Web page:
4.     Listen to donors and respond to their questions quickly.

The most important part of your job is to make sure donors are heard and to respond to their concerns quickly, even if their questions have nothing to do with fundraising.   It is my theory that all their questions have everything to do with fundraising.

If you and your staff have administrative tasks to do and a donor calls and asks a question, address the donor first.   Hold off on your tasks, and deal with your donor.  If it is a major donor, it is even more important.   This would seem to be common sense, but it is not.   I cannot tell you how many times I have reinforced with new development staff or administrative support that a donor?s call and or questions are a priority over less critical tasks.

Donors come first.

5.     Know how to close a gift.

Almost anyone can get information to a donor, anyone can enter a name in a database, and anyone can read a profile of a donor?s giving history.  NOT everyone, however, can close a gift.

Closing a gift is part art, part science.  Yes, it can depend on who is asking, what it is for and how much it is.   Putting a check in the mail is closing a gift, putting a credit card on a website is closing a gift, and getting a major donor to do a leadership gift for a capital campaign is closing a gift.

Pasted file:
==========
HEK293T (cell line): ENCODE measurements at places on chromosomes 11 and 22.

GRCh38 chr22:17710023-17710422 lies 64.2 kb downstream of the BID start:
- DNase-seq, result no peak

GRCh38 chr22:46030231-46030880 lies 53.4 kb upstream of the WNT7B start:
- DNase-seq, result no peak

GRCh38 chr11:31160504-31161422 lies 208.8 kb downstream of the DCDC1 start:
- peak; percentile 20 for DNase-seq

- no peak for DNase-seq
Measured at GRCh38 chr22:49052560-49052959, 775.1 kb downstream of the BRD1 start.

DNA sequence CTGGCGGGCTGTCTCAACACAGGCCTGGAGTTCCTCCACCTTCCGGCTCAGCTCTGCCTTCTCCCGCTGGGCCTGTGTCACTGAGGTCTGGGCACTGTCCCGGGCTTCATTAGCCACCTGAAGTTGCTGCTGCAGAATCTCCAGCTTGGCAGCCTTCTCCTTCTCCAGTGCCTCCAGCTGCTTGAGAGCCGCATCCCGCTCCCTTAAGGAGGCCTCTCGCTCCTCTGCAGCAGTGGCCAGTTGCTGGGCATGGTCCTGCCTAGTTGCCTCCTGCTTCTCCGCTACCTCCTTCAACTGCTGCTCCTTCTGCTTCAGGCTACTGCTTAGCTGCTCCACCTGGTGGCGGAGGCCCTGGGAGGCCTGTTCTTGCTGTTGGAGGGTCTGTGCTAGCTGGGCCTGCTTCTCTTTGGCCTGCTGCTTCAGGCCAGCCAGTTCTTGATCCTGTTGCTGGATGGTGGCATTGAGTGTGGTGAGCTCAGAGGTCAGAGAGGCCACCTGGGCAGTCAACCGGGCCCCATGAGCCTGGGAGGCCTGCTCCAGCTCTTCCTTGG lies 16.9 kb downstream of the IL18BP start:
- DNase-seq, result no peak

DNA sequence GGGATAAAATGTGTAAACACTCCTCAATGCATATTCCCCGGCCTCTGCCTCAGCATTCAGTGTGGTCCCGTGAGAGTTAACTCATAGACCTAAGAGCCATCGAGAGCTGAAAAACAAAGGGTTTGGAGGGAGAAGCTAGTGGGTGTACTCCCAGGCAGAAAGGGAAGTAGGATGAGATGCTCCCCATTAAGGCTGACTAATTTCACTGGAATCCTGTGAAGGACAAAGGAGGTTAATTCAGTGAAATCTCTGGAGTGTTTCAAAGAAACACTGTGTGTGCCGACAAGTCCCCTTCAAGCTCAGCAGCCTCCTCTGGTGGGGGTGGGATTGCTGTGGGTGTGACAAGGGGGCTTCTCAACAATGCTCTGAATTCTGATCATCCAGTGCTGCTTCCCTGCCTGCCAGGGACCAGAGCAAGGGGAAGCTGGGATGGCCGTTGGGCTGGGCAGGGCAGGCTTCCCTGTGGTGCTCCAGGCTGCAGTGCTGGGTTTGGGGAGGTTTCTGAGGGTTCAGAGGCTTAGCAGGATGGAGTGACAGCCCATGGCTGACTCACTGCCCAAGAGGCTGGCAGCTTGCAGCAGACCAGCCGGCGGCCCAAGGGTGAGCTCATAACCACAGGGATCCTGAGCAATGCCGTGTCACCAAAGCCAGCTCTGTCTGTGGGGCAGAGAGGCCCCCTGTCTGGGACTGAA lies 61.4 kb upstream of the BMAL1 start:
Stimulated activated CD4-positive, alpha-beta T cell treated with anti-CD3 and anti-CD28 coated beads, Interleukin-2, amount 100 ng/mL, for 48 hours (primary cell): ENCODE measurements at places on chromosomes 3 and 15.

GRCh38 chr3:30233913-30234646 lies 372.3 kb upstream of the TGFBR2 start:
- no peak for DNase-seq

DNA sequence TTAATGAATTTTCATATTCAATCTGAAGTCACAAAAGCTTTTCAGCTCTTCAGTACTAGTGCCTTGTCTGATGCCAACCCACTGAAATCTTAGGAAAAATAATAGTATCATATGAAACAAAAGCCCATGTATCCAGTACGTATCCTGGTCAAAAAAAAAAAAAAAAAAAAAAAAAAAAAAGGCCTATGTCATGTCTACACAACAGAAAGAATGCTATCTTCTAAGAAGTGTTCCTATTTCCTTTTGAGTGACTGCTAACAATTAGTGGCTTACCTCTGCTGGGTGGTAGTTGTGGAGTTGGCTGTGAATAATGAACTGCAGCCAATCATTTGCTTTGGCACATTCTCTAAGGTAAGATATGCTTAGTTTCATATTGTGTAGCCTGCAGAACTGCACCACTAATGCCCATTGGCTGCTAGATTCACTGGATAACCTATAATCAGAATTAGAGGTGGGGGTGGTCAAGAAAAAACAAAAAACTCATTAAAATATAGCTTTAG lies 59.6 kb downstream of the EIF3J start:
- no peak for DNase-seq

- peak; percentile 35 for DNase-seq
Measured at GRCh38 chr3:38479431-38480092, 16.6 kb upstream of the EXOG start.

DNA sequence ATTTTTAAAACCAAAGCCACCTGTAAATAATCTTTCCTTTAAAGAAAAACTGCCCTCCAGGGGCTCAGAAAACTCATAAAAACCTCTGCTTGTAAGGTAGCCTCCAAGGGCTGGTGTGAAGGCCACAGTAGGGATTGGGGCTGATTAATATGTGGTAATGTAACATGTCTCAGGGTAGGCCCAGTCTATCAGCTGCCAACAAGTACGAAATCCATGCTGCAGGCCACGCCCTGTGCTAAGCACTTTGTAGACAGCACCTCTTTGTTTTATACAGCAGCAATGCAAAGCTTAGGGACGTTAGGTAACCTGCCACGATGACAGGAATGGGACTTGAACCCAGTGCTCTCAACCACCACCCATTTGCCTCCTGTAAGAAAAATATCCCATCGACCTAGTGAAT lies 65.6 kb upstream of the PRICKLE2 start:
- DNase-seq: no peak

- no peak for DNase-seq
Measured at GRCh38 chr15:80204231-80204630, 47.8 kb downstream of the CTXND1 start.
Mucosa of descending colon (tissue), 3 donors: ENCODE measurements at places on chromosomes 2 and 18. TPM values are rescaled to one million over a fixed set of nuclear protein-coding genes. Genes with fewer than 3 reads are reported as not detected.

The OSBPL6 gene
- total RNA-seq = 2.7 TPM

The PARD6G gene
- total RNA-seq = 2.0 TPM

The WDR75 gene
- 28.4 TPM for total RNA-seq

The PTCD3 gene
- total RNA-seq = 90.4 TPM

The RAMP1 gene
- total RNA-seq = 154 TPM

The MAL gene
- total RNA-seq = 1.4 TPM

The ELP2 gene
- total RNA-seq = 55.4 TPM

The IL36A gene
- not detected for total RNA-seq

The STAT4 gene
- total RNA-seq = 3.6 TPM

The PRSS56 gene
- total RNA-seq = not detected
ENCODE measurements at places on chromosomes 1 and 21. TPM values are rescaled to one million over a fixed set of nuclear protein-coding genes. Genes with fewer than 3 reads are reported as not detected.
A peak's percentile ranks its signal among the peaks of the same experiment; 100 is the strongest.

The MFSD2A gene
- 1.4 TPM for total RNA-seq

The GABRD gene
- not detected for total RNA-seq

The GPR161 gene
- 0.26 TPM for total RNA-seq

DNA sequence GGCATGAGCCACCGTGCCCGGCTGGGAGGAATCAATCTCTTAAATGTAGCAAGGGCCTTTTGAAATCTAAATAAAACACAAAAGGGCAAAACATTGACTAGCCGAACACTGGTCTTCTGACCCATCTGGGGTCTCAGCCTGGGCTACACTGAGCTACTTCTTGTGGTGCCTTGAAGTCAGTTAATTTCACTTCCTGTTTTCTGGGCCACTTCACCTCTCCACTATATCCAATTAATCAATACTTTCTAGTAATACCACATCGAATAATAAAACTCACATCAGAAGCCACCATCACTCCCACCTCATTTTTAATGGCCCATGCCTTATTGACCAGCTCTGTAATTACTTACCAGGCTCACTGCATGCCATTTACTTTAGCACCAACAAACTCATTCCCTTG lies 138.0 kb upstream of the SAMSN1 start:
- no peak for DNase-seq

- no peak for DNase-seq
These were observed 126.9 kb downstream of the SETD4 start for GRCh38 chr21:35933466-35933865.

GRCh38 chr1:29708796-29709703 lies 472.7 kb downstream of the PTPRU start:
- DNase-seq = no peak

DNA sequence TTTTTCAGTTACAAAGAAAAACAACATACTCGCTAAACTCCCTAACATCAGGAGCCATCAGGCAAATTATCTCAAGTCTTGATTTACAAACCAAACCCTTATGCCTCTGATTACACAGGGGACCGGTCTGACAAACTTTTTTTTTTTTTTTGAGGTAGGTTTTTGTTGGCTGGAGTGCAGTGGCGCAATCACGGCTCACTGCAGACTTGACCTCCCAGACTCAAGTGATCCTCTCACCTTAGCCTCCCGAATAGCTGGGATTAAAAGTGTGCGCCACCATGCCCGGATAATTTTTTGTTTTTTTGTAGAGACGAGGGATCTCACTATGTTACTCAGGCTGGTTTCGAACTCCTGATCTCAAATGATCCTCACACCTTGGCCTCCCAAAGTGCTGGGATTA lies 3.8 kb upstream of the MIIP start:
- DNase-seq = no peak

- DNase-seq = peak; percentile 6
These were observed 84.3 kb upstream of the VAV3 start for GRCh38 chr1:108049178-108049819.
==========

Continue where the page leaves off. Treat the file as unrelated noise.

Whatever kind of fundraiser you are, KNOW HOW TO CLOSE THE GIFT.  There are masters in the business who really understand how to do this.  Listen to them, read their articles, learn from them, hire them and if you can, work alongside of them.  Pick their brains, and take it all in.

6.     Appreciate, and thank your donors.

The most seasoned and gracious fundraisers show appreciation with such ease that they don?t even think about what they are doing.  Normally, I don?t mention names in articles, but I got my (figurative) graduate degree in stewardship while working alongside of Beverly Goldberg at Abington Memorial Hospital in Abington, PA.

By the time I got there, I thought I knew quite a bit about the fundraising business.  Until I had worked alongside of Bev for four and half years, I realized that I didn?t really understand either how stewardship worked or how important it is.

Bev incorporated thanking donors, informing donors, and making them feel good about their gift in every moment of her work.     She did it out of graciousness and with such ease that I don?t know if she was fully conscious of how much and often she did this. Often, I sat next to her and watched her in awe.   I watched how donors called her and communicated with her for years and years.    They would simply check in with her, as they knew how much she cared and how responsive she was.  She knew what was important to them and remembered it when she spoke with them.

Making a donor feel good about his or her gift repeatedly is not an easy task and takes thought, but it is critically important.   The gift is the beginning of the relationship, not the end.  Whether you get the gift on the web or in person, know how to thank the donor and acknowledge him or her over and over again.   It will come back to you many forms.

7.     Stay educated.